Post-Standard, The (Newspaper) - June 16, 2005, Syracuse, New York SYRACUSE, N.Y. 50 CENTS GOOD MORNING TIPSY An unstable air mass over the Northeast will provide an oppor- i tunity for more rain and thunder- showers today in Central New York. Temperatures will be much cooler than they have been. Complete forecast D-10 HIGH: 64 LOW: 53 Chicken sdods retailed, Sally Sherman Foods is re- calling more than pounds of chicken salad that may be contaminated with Listeria monocytogenes. The five-pound containers of chicken salad and chicken pasta Caesar are being recalled. There have been no reports of illness but consumption of the contami- nated food could cause listerio- sis, an uncommon but potential- ly fatal disease, The chicken salad has been sold in the Syra- cuse area. Call (914) 664-6262 for more information about Ihe recall. N.Y. Racing Association 'squandered' over The New York Racing Asso- ciation gave a no-bid contract wortli to its ex-CEO's daughter and son-in-law, issued another no-bid contract that paid a public relations firm mil- lion, and "squandered" at least a year on trophies, according to an audit covering three years of spending that was released Wednesday by state Comptroller Alan Hevesi. NEW YORK, PAGE A-14 Senate OKs wider use of ef hanol in gasoline The Senate on Wednesday endorsed a broad expansion of the use of ethanol in gasoline, despite claims by opponents that it would force up gasoline prices outside the Farm Celt. STORY, PAGE M House closes some books on users of Patriot Act Lawmakers voted Wednes- day to block the Justice Depart- ment and the FBI from using the Patriot Act to peck at library re- cords and bookstore sales slips. STORY, PAGE M Legislators: no marijuana for patients with cancer The House Wednesday re- fused to allow cancer patients and other severely ill people to smoke marijuana to ease pain. STOUT, PAGE A-5 Corrections Syracuse Center of Syracuse Deputy Police Chief David Richard A. Call Deputy Executive Editor Tim Bunn at 470-2240 to dis- cuss a correction on a news story. Subscription questions? Index Busies ________ C-l arf..__ZLE-i UinXy __________ A-J NwYort Spirts __ Stales .A-M (-3 Lid MK 1-1 IhtrOST-SUIBMB Home From Iraq Dick photographer ARMY SPEC. GLEN CULVER is greeted by his wife, Diedre, and-daughter, Naomi, 2, while Sgt. Eugene Cruikshank (right) is welcomed home by his wife, Kelly, and their children, 3-year-old Robert and 7-month-old Kyrsten. Family, friends, new babies greet 600 soldiers By Pedro Ramirez III Staff writer The first of sol- diers who have spent the last year in Iraq returned to Fort Drum Wednesday to cheering, crying relatives and friends. The first 300 soldiers with the iOth Mountain Division's 2nd Brigade arrived by plane at Wheeler-Sack Army Air- field Wednesday morning. A second plane with another 300 soldiers arrived late in the afternoon. The rest of the brigade's troopers will return on seven flights through the following week, said Ben Able, a Fort Dram spokesman. As the 2nd Brigade returns home, the 10th Mountain's 1st and 3rd Brigade are preparing to leave for Iraq and Afghani- stan over the next several months. Once all of 2nd Brigade's soldiers are home, the 10th Mountain will have no troops in Iraq until the 1st Brigade deploys there in late summer to early fall, said Staff Sgt. Russ Rozean, speaking for the 1st Brigade. On Wednesday about four hours after the first group of 2nd Brigade .soldiers landed, the 10th Mountain held a wel- come home ceremony at Ma- grath Gym. Children held up signs welcoming home their dads. Wives and girlfriends whooped and cried when the column of desert camouflage- clad soldiers marched into the gym. "I can't put it into 2ND BATMUON, PAGE A-i Military jet with bombs crashes near Ariz, homes The Associated Press Yuma, Ariz. A Marine Harrier jet carrying four 500-pound bombs crashed Wednesday in a residential neighborhood, forcing the evacu- ation of people. There were no reports of injuries and (lie pilot ejected safely, authori- ties said. The jet was coming in for a landing at Marine Corps Air Sta- tion-Yuma when it crashed in the backyard of a home about a mile from the base, said Marine Cpl. Michael Nease. It was also carrying 300 rounds of 25-milimeter ammunition, he said. The Marines were investigat- ing the accident but had not de- termined a cause, Nease said. Nease said two homes near the crash site sustained some structural damage after the air- craft burst into flames, he said. A one-mile radius around the crash was evacuated while a mil- itary explosives disposal team dismantled the bombs so they could be removed. About people were being evacuated, including a trailer park that is less than a block from the crash site, said Betty Conner, a training consul- tant for the Red Cross. A shelter was set up at a nearby middle school. "I was just sitting here. It was Kids bring smiles, mascot to cheer up ill 6-year-old Noski jwpfls, cMMMity rally to support boy bewg treated for Iwkewia. By Delen Goldberg Staff writer Devon Pollic wants to be a hockey player when he grows up. But the 6-year-old Pulaski boy has never been to a hockey game. He's too weak to attend sporting events. Devon has battled acute lym- pboblastk leukemia since he was 4 years old. He's underjone rounds of chemotherapy, suf- fered through painful boat nw- row biopsies struggled with Wednesday, miles from the nearest ice rink, on a patch of grass under the hot sun, Devon got his hands on some serious hockey stuff: The Syracuse Crunch Hockey Club sent its mascot, Al the Ice Gorilla, to Pu- laski to lead a parade of pupils from Lura Sharp Elementary FUMES, t-11 DEVON POLLIC a kindergarten pupil at Lura Sharp Elementary School in Pulaski, is under- going treatment for leukemia. He received a visit on Wednes- day from teacher Kelly North's second-grade class and Al the Ice Gorilla, the mascot of the Syracuse Crunch. 39 charged with possession of alcohol Busts node at parties IN homeowner dso charged. By Meghan Rubado and Debra J. Groom Staff writers Onondaga County sheriffs deputies accused 39 young adults of possession of alcohol at two parties: one a house party in Onondaga and the second a going-away party in Skaneateles. Sheriff Kevin Walsh said he was dismayed that a parent who was home during the Onondaga party said he didn't know it was going on. "The major problem is there are a lot of parents who are still willing to open their homes, and that can have tragic results for the Walsh said. At a May 27 barn party at 4408 Jordan Road, Skaneateles, Iwo dozen people under the legal drinking age of 21 were charged with possession of alcohol with intent to consume, according to the sheriffs office. A June 5 party at 3968 Stetson Circle, Onondaga, left 15 under- age people charged with the same Alcoholic; Beverage Con- trol law violation and an adult homeowner charged with two misdemeanors, said John D'Er- edita, spokesman for the sher- iffs office. In both cases, noise com- plaints from neighbors sent dep- uties to the addresses. High school students in the Wesl Genesee district intended the Onondaga party and students from Skaneateles and Marcellus high schools were among the guests at the Skaneateles party, said Capt. Peter Bronstad, of ihe sheriffs South Community Sta- lion. Both parties also involved recent high school graduates. Deputies had parents pick up their children from the parties. Sheriff Kevin Walsh recently DEPUTIES, PAGE A-13 Autopsy finds Schiavo was blind, in coma Examination does not find cause of irreversible brain damage, but rules out abuse. The Associated Press Largo, Fla. The autopsy released Wednesday on Terri Schiavo backed her husband's contention that she was in a per- sistent vegeta- tive state, find- ing she was severely and irreversibly brain-damaged and blind as well. It also found no evi- dence that she Schwvo was strangled or otherwise abused before she collapsed. Yet medical examiners could not say for certain what caused her sudden 1990 collapse, long thought to have been brought on by an eating disorder. The findings vindicated Mi- chael Schiavo in his long and vitriolic battle with bis in-laws, who insisted her condition was not hopeless and suggested that their daughter was the victim of violence by their son-in-law. f.HMiMi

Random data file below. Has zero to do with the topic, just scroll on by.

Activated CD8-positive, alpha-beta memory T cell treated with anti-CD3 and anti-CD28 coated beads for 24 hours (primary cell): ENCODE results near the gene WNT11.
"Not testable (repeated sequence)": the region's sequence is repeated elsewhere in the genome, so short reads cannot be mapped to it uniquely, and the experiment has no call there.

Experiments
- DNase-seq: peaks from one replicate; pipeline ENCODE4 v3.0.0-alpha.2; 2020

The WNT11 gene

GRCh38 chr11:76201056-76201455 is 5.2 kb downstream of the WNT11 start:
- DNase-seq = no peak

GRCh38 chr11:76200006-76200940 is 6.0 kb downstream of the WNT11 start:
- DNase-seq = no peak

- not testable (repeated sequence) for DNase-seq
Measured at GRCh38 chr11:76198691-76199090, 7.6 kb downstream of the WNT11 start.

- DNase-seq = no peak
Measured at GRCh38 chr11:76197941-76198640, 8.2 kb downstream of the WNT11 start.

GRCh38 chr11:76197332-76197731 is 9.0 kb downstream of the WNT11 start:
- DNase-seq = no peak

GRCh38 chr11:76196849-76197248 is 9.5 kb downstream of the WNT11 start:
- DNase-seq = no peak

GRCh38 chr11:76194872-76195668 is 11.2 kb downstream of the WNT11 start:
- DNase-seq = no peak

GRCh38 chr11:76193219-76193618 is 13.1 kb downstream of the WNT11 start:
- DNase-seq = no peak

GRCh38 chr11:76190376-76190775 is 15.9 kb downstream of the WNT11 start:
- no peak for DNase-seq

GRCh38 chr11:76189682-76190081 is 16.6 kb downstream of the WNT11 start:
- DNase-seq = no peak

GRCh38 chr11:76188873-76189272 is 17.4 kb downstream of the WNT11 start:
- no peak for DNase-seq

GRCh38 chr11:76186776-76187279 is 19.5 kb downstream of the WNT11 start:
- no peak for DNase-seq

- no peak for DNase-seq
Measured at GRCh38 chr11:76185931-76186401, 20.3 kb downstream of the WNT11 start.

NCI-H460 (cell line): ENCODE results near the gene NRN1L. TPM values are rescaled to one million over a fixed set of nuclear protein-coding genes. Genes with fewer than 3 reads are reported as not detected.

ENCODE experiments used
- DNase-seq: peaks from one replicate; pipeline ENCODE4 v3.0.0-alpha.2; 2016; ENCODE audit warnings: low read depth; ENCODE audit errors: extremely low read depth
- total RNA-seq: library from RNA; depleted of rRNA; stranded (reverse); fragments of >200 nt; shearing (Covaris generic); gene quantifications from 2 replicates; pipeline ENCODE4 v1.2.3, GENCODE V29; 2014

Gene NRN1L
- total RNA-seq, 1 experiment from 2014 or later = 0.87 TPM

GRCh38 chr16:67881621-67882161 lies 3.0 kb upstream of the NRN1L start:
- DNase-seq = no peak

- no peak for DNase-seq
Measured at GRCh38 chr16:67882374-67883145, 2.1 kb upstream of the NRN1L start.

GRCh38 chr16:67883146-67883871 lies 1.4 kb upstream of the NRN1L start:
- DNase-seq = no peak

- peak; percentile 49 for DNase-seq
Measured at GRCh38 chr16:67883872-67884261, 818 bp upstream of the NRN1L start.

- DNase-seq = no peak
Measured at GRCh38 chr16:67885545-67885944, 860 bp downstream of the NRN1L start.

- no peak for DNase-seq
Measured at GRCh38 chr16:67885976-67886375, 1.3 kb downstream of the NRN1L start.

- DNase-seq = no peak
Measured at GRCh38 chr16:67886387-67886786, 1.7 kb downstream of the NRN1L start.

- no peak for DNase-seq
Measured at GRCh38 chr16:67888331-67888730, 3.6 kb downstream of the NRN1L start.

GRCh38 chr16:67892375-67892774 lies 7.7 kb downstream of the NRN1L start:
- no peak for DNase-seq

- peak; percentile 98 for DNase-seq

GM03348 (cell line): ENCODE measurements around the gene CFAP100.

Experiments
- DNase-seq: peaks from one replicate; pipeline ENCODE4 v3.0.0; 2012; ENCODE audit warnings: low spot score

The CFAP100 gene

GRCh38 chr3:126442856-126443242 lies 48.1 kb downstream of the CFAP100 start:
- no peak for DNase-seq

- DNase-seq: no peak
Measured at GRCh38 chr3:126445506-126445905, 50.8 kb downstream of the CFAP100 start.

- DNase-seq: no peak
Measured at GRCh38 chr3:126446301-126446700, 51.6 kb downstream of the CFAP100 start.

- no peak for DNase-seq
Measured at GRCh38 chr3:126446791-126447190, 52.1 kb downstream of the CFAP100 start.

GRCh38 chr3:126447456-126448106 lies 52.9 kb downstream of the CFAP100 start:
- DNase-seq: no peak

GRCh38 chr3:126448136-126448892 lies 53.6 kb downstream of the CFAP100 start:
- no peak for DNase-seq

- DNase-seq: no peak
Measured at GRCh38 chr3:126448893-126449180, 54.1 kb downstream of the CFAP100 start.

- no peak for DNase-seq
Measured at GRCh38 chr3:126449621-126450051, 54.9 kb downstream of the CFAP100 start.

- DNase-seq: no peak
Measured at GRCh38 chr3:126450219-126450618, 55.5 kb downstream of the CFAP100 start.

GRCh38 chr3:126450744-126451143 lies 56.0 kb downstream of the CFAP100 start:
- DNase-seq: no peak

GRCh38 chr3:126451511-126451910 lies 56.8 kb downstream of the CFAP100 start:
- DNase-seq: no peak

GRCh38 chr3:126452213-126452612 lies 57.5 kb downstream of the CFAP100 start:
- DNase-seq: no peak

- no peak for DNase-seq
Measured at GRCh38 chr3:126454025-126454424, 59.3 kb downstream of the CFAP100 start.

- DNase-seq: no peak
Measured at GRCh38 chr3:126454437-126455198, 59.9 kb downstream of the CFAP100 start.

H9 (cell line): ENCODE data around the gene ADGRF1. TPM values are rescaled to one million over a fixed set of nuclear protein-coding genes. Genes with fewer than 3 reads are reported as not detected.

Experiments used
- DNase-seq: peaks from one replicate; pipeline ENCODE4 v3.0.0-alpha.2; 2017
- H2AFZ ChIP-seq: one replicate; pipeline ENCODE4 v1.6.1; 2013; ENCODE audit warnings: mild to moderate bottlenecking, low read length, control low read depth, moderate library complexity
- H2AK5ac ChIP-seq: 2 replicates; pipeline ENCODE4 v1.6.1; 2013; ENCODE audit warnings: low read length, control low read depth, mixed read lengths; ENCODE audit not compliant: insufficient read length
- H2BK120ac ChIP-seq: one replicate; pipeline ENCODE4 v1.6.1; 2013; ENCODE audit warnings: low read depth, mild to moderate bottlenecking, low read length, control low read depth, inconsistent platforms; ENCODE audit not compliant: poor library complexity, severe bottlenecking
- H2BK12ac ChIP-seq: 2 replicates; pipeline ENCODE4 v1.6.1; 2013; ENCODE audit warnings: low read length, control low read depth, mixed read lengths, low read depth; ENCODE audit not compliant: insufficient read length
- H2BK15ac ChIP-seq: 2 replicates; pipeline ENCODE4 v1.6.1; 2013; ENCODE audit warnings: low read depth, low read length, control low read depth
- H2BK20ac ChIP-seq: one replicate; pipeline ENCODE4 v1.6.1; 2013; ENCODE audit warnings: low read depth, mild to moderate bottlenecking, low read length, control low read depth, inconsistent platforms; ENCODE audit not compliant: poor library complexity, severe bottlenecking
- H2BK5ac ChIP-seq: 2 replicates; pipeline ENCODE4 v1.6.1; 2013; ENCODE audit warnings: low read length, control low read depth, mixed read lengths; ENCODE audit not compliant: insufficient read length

Once upon a time newspapers were our main source of information. Now those old newspapers are a reliable source for hundreds of years of history and secrets of the past. Now you can search for people, places, and events without the hassle of sorting through mountains of papers!
Newspaper Archive is the world's largest online newspaper database featuring over 130 million newspaper pages. Plus our database expands by one newspaper page per second for a total of around 2.5 million pages per month! The value of your membership grows along with it.
Those looking to find out more about their forefathers can empower their genealogy search with Newspaper Archive. Within our massive database, users can search ancestors' names for news stories and obituaries. We must understand our past to understand our future!
24 hours a day Monday-Saturday
Your full introductory membership payment will be credited toward the cost of full membership any time you choose to upgrade!
"It is amazing how easy and exciting it is to access all of this information! I found hundreds of articles about my relatives from Germany! Well worth the subscription!" - Michael S.
"I love this site. It's interesting to read articles about different family members. I've found articles as well as an obituary about an uncle who passed away before I was born, and another about a great aunt. It's great for helping with genealogy." - Patricia T.
"A great research tool. Allows me to view events and gives me incredible insight into the stories of the past." - Charles S.